“Inde metus maculat pœnarum præmia vitæ.

Circumretit enim vis atque injuria quemque,

Atque, unde exorta est, ad eum plerumque revertit;

Nec facile est placidam ac pacatam degere vitam,

Qui violat facteis communia fœdera pacis.

Etsi fallit enim divom genus humanumque,

Perpetuo tamen id fore clam diffidere debet.”

“Hence fear of vengeance life’s best prizes mars;

For violence and wrong take him who works them,

As in a net, and to their source return.

Nor is it easy found for him who breaks

By deeds the common covenants of peace

To lead a placid and a peaceful life.

For grant he cheat the gods and all mankind,

He cannot hope the evil done will be

For ever secret.”

Lucr. De Rer. Nat. v. 1151.

Did the judgment of which the thinker speaks go beyond this? That question also has been variously answered. The Debater, it is obvious, does not draw the pictures of the Tartarus and Elysian Fields of the Greek, or of the Gehenna and the Paradise of which his countrymen were learning to speak, it may be, all too lightly. He will not map out a country he has not seen. But the facts on which he dwells, the life of ignoble pleasure, or tyranny, or fraud carried on successfully to the last, the unequal distribution of the pleasures and the pains of life, the obvious retort on the part of the evil-doer that if this life were all, men could take their fill of pleasure and evade the judgment of man, or the misery of self-made reproach and failure, by suicide, all this leads to the conclusion that the “judgment” which the young man is to remember is “exceeding broad,” stretching far into the unseen future of the eternal years. Faith at last comes in where Reason fails, and the man is bidden to remember, in all the flush of life and joy, that “judgment” comes at last, if not in man’s present stage of being, yet in the great hereafter.Verse 9. - Rejoice, O young man, in thy youth. Koheleth continues to inculcate the duty of rational enjoyment. "In youth" is during youth; not in the exercise of, or by reason of, thy fresh, unimpaired powers. The author urges his hearers to begin betimes to enjoy the blessing with which God surrounds them. Youth is the season of innocent, unalloyed pleasure; then, if ever, casting aside all tormenting anxiety concerning an unknown future, one may, as it is called, enjoy life. Let thy heart cheer thee in the days of thy youth. Let the lightness of thy heart show itself in thy bearing and manner, even as it is said in Proverbs (Proverbs 15:13), "A merry heart maketh a cheerful countenance." Walk in the ways of thine heart (comp. Isaiah 57:17). Where the impulses and thoughts of thy heart lead thee. The wording looks as if the personal identity, the "I," and the thought were distinct. We have a similar severance in Ecclesiastes 7:25, only there the personality directs the thought, not the thought the "I," And in the sight of thine eyes. Follow after that on which thy eyes fix their regard (Ecclesiastes 2:10); for, as Job says (Job 31:7), "The heart walketh after the eyes." The Septuagint, in deference to the supposed requirements of strict morality, has (at least according to the text of some manuscripts) modified the received reading, translating the passage thus: Καὶ περιπάτει ἐν ὁδοῖς καρδίας σου ἄμωμος καὶ μὴ ἐν ὁράσει ὀφθαλμῶν, "And walk in the ways of thine heart blameless, and not in the sight of thine eyes." But μὴ is omitted by A, C, S. Others besides the Seventy have felt doubts about the bearing of the passage, as though it recommended either unbridled license in youth, or at any rate an unhallowed Epicureanism. To counteract the supposed evil teaching, some have credited Koheleth with stern irony. He is not recommending pleasure, say they, but warning against it. "Go on your way," he cries, "do as you list, sow your wild oats, live dissolutely, but remember that retribution will some day overtake you." But the counsel is seriously intended, and is quite consistent with many other passages which teach the duty of enjoying life as man's lot and part (see Ecclesiastes 2:24; Ecclesiastes 3:12, 13, 22; Ecclesiastes 5:18; Ecclesiastes 8:15, etc.). The seeming opposition between the recommendation here and in Numbers 15:39 is easily reconciled. The injunction in the Pentateuch, which was connected with a ceremonial observance, ran thus: "Remember all the commandments of the Lord, and do them; and that ye go not about after your own heart, and your own eyes, after which ye used to go a-whoring." Here unlawful pleasures, contrary to the commandments, are forbidden; Ecclesiastes urges the pursuit of innocent pleasures, such as will stand scrutiny. Hoelemann, quoted by Wright, observes that this verse is the origin of a famous student-song of Germany, a stanza or two of which we may cite -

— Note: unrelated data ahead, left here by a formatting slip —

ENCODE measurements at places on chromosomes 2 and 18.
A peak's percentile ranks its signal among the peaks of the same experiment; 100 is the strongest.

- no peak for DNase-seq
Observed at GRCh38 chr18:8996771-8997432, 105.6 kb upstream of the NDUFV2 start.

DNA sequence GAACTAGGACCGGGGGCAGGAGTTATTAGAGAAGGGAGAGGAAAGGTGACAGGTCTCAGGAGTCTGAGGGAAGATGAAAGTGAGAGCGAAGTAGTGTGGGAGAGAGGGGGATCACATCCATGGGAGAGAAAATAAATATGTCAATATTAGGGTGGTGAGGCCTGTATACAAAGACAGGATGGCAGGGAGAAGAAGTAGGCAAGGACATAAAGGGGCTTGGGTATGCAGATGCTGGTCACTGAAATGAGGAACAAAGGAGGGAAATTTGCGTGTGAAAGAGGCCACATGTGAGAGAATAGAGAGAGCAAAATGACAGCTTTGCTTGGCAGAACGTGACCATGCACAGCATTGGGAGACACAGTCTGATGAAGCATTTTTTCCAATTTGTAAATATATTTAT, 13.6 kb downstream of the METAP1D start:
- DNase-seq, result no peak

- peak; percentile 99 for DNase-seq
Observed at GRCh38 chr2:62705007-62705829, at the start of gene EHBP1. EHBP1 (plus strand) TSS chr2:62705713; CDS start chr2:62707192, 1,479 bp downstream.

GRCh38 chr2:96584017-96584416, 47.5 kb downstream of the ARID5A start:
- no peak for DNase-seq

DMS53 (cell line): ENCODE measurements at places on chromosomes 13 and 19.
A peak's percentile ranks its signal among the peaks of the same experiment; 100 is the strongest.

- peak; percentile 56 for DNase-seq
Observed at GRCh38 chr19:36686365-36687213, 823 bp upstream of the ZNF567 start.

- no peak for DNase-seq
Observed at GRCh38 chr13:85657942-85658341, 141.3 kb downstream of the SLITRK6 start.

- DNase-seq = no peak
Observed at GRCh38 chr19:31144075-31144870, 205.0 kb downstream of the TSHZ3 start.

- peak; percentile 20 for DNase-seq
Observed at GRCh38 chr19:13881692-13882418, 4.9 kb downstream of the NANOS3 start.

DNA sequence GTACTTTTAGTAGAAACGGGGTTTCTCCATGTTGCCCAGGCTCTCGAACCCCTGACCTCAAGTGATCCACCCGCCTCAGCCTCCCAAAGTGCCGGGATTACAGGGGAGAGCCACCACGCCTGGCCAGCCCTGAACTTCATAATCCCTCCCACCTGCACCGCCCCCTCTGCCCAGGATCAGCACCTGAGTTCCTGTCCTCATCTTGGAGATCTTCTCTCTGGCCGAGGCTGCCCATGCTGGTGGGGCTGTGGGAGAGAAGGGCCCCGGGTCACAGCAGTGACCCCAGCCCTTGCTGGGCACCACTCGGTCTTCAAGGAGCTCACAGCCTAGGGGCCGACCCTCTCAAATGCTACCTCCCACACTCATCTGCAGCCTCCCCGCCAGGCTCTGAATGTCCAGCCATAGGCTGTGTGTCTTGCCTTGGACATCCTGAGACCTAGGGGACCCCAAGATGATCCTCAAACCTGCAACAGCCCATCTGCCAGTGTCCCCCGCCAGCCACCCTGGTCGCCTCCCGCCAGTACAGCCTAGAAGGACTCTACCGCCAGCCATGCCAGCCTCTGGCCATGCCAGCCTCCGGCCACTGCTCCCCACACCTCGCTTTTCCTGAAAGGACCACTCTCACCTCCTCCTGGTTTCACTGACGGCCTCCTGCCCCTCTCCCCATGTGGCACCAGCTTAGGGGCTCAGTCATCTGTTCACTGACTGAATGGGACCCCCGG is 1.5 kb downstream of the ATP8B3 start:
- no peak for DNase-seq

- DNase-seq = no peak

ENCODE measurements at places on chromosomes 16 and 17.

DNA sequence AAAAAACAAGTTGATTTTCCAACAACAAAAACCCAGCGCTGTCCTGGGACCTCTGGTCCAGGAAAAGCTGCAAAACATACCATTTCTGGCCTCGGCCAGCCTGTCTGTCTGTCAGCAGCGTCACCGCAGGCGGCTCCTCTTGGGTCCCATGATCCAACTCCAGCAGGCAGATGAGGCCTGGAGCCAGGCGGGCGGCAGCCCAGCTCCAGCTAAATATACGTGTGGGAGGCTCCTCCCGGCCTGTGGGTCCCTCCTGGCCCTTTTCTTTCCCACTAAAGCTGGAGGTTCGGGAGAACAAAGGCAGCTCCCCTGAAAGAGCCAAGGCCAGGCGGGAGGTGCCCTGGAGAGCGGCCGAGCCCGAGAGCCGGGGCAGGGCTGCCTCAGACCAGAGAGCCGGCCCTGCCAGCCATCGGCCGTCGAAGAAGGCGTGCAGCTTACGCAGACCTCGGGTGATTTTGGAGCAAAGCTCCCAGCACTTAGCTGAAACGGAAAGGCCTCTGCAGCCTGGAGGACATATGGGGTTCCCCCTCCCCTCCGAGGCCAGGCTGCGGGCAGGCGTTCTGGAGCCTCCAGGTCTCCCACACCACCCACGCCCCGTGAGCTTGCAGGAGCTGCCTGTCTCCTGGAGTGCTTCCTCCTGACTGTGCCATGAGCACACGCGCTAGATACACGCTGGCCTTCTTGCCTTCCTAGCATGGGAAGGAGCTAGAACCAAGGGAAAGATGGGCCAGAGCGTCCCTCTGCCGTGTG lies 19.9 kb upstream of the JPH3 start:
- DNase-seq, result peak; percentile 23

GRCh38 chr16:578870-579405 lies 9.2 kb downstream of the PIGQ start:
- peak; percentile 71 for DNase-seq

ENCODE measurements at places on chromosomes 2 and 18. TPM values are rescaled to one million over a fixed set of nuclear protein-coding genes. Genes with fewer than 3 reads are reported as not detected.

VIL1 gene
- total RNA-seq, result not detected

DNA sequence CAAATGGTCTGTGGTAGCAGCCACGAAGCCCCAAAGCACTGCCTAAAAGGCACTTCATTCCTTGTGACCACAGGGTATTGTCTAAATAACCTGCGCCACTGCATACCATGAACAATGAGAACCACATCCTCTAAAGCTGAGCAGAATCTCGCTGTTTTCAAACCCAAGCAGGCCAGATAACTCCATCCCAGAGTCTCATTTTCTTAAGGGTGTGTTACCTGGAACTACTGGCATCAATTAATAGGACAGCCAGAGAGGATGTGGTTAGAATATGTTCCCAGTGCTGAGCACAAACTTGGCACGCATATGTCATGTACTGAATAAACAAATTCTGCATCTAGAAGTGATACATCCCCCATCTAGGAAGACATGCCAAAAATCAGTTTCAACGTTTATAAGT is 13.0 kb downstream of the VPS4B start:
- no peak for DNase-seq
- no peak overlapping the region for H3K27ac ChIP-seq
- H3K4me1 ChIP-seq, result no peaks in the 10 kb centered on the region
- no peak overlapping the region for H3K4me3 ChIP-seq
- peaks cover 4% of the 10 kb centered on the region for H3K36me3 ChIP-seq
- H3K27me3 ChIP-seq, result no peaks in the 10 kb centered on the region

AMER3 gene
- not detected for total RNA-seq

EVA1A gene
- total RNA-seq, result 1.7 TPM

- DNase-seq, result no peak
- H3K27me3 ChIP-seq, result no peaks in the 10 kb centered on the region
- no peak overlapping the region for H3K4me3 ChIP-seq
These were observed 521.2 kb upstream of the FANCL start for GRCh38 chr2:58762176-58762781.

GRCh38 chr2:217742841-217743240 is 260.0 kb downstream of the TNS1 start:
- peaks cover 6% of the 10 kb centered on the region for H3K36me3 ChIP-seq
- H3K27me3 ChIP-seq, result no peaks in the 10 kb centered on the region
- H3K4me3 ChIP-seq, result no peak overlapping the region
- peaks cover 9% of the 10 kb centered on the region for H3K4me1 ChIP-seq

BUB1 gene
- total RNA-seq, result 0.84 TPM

"Gaudeamus igitur, juvenes dum sumus;
Post exactam juventutem, post melestam senectutem,
Nos habebit humus ....


"Vita nostra brevis est, brevi finietur,
Venit mors velociter, rapit nes atrociter,
Nemini parcotur."